Johnson’s biggest play so far, though, was on the defensive side. Against USF during the St. Pete/Clearwater Elite Invitation she went over/through the temporary wall to save a three-run home run in the first inning. Alabama came back and won the game, 9-1, in five innings.

“Every ball off the bat, I think of it as mine, as one I can catch and then I just adjust,” Johnson said. “That ball, I was immediately going for.”

What made the play her favorite so far is what occurred after the catch, and the reaction of her teammates. Everyone came out to congratulate and celebrate with the freshman as she made her way back from the outfield. It took a while for everyone to return to the dugout, but it certainly meant a lot to Johnson.

Doerr has felt just as welcome … even when being playfully tortured on television.

Instead of enjoying her last spring at Marist High School in Eugene, Ore., she’s not only trying to get used to playing a much faster and more powerful game at the collegiate level, but quickly gel with each of Alabama’s four pitchers including the reigning SEC Pitcher of the Year and two members from USA Softball U-19 Women’s National Team.

“We haven’t had that yet,” Murphy said. “Abby’s done a [heck] of a job because she literally had three days of practice before we played. She mixed up the three days and tried to go four innings, four innings, four innings with each pitcher. But it was tough.”

“And she’s just getting to know personalities as well, too.”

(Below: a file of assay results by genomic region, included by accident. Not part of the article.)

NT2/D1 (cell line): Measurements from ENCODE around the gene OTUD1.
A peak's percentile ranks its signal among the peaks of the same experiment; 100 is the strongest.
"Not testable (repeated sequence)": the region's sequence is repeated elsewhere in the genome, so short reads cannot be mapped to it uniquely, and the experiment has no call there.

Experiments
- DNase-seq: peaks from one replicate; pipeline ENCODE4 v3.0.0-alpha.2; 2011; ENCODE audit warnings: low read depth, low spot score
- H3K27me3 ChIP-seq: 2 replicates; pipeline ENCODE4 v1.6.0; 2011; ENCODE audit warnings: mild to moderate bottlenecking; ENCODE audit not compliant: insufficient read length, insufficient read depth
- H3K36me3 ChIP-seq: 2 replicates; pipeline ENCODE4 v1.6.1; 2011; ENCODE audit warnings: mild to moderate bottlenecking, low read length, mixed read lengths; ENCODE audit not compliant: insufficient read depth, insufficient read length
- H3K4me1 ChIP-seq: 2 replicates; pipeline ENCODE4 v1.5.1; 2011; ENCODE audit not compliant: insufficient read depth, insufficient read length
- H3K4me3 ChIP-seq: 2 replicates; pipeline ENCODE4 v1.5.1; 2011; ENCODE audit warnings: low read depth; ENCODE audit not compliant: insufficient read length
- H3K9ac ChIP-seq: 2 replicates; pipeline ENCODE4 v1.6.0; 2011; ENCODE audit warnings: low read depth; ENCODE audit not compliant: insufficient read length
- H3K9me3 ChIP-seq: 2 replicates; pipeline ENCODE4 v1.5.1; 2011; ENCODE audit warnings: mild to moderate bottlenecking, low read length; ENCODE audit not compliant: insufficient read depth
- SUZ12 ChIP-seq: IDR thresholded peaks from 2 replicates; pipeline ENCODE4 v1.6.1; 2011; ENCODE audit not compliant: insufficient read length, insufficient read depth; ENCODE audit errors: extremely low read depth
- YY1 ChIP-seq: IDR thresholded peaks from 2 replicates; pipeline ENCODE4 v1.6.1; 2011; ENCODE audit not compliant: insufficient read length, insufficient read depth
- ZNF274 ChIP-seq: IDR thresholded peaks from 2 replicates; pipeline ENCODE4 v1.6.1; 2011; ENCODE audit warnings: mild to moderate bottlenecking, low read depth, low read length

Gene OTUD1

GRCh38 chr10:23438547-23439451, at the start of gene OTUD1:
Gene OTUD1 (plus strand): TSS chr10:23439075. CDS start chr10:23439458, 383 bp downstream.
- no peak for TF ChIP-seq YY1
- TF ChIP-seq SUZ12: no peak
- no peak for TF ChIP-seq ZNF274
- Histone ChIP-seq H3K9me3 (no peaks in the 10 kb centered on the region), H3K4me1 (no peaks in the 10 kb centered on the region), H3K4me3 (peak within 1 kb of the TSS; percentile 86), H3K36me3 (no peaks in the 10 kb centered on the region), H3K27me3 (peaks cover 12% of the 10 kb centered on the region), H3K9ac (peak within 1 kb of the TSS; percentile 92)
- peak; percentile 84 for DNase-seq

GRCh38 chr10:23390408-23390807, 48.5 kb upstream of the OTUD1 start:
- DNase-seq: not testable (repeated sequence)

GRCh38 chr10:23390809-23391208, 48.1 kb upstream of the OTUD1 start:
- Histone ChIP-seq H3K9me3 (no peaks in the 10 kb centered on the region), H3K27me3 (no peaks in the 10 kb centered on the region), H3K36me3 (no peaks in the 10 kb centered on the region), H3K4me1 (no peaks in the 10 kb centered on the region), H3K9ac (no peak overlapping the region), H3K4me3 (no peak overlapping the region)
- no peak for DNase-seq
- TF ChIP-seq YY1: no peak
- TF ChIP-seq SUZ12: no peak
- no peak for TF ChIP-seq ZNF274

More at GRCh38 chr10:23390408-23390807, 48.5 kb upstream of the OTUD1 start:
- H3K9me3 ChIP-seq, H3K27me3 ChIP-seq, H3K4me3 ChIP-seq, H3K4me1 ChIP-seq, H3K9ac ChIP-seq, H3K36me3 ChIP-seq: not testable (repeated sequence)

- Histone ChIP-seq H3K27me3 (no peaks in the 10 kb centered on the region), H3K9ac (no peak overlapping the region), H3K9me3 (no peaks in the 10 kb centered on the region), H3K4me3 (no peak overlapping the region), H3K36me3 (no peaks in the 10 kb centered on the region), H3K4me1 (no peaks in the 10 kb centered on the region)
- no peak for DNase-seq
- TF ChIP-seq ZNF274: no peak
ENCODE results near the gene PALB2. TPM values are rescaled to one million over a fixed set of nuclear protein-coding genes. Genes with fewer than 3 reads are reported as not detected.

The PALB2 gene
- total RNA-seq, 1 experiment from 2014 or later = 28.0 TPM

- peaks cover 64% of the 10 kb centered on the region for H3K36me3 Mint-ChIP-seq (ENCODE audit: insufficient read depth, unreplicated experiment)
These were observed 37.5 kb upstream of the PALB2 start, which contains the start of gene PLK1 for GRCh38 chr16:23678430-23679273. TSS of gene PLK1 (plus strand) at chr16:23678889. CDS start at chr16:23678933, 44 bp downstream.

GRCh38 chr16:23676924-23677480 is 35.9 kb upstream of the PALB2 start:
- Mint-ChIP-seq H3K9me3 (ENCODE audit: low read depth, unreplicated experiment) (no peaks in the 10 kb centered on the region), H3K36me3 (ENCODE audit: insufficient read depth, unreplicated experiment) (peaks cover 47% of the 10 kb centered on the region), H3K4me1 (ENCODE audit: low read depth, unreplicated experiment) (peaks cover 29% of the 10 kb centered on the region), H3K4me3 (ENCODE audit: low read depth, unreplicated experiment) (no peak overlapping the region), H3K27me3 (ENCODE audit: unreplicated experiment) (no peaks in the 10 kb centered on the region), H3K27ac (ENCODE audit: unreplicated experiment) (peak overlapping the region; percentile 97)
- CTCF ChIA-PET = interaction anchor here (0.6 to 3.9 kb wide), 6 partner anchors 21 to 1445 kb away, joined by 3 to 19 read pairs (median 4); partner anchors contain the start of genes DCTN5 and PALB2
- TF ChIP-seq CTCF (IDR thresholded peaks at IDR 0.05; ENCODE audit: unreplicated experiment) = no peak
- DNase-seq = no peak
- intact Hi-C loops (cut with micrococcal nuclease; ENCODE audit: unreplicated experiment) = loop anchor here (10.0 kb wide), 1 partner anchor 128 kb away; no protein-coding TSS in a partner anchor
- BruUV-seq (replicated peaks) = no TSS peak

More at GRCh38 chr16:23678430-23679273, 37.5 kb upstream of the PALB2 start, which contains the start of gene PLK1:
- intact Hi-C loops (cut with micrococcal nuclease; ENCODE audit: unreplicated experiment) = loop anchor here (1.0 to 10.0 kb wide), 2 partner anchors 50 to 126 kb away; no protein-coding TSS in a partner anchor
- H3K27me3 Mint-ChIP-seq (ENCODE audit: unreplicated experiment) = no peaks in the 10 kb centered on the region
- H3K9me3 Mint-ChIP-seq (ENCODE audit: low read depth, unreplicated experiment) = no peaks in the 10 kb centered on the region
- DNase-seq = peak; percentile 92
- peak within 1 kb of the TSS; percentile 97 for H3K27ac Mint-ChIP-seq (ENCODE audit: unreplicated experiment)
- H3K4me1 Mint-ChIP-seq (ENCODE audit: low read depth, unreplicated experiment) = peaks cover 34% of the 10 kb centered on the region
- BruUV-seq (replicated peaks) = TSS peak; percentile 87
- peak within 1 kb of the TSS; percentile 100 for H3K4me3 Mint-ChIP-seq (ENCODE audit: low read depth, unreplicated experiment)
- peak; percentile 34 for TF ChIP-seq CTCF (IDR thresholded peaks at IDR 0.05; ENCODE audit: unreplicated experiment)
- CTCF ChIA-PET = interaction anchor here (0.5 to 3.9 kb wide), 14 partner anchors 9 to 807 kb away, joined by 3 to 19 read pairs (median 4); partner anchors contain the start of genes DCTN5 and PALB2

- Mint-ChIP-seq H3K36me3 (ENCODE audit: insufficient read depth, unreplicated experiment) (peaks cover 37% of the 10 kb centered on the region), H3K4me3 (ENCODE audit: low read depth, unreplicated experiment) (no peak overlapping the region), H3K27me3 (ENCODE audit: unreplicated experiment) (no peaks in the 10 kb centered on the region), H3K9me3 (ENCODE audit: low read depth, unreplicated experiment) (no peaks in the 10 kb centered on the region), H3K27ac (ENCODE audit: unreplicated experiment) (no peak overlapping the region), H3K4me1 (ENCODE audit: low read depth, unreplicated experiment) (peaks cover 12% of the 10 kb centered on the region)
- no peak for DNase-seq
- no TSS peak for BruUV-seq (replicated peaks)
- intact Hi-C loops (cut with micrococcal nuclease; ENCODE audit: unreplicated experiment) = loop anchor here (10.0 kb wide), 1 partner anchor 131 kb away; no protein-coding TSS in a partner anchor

That’s the real key for playing the ultra-important catcher position, knowing how adjust to each pitcher and get the best out of her. It goes beyond knowing what each likes to throw in certain situations, to figuring out when to challenge them or ease off.

Alabama’s pitchers are about as different as can be, and two of them are seniors.

However, when one of them fell behind in a count 2-0 at the Elite Invitational, Doerr didn’t hesitate and sprinted out to talk to her.

“That was a first,” Murphy said. “I don’t think we’ve had a freshman catcher run out and do that on her own. That was impressive.”

Without the benefit of fall practices or training camp, Doerr has already started nine games. She’s only batting .231, yet four of her six hits have been for extra bases with three doubles and a home run — all favorable signs about her potential.

“When she hits it, she hits it hard,” Murphy said.

Considering the circumstances, Doerr is off to a good start. Fouts and Hemphill messing around with her was even more telling, though, because it sent a clear message from the team leadership: She can take it.

Johnson and Kilfoyl can expect similar treatment, especially if Alabama has another good weekend during the Easton Crimson Classic at Rhoads Stadium.

“She brings everyone together,” Johnson said about Fouts. “Bailey is always going to be one of those people who is always messing around.

“It’s a really good time.”

Easton Crimson Classic

  • Friday UT-Arlington – 4 p.m. CT
  • Friday vs. Arizona – 6 p.m.
  • Saturday vs. UT-Arlington – 1:30 p.m.
  • Saturday vs. Arizona – 4 p.m.
  • Sunday vs. McNeese – 1:30 p.m.